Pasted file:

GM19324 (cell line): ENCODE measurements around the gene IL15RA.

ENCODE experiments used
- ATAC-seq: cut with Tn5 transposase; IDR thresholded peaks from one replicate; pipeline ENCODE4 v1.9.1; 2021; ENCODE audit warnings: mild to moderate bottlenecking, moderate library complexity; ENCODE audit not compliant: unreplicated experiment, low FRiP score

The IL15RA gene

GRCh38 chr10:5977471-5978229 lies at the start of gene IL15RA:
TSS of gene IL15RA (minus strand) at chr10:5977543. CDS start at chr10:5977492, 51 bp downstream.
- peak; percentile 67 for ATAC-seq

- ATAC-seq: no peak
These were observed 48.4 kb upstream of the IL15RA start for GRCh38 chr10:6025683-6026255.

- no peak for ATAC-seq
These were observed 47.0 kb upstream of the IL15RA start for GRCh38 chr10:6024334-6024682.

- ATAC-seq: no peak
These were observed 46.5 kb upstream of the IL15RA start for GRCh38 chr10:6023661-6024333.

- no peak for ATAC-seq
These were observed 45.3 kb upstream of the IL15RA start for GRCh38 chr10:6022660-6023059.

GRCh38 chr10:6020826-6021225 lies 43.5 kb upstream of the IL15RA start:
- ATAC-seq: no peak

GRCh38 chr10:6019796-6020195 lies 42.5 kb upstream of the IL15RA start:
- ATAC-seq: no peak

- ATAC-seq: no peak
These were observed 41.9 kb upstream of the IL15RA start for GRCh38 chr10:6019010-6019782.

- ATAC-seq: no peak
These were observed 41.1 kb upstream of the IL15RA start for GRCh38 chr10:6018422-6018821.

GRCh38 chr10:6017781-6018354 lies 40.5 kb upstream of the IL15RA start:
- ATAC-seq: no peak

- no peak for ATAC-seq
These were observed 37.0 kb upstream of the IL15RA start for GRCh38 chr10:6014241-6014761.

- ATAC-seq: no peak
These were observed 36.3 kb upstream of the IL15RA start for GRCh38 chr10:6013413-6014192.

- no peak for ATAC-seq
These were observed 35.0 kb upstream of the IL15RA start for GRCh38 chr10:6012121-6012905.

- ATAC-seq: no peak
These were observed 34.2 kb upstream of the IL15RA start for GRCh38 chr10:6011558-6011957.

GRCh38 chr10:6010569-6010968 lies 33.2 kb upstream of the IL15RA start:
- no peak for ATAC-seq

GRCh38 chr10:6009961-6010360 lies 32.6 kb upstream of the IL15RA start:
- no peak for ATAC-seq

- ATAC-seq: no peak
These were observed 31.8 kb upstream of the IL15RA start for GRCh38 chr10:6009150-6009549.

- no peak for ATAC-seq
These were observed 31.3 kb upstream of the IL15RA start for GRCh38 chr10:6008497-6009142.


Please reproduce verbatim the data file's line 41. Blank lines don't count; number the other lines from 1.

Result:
These were observed 31.3 kb upstream of the IL15RA start for GRCh38 chr10:6008497-6009142.